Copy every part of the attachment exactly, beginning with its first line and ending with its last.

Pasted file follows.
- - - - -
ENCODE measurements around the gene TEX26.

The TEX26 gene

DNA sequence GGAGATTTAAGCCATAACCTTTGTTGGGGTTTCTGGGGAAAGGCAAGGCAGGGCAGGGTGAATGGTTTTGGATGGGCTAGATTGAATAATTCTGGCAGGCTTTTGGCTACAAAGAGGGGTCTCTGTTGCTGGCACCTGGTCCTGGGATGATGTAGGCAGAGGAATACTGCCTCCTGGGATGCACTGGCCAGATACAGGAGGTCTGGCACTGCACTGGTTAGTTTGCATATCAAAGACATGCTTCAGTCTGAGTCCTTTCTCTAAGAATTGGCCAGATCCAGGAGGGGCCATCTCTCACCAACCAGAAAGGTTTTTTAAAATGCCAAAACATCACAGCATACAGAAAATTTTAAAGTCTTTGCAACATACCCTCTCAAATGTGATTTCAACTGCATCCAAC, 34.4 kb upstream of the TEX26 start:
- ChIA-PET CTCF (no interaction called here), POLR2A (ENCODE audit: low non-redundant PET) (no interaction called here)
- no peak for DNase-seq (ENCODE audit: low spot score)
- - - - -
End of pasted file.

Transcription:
ENCODE measurements around the gene TEX26.

The TEX26 gene

DNA sequence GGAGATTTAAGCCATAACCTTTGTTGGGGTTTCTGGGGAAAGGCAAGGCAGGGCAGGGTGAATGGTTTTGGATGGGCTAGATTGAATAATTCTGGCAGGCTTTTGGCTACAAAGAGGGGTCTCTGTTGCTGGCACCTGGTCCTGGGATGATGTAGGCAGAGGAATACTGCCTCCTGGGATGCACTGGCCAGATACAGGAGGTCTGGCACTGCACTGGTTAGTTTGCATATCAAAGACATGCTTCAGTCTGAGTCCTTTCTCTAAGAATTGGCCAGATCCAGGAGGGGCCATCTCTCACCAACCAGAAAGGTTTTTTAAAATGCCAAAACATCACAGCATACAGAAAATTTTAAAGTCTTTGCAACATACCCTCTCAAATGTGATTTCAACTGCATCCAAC, 34.4 kb upstream of the TEX26 start:
- ChIA-PET CTCF (no interaction called here), POLR2A (ENCODE audit: low non-redundant PET) (no interaction called here)
- no peak for DNase-seq (ENCODE audit: low spot score)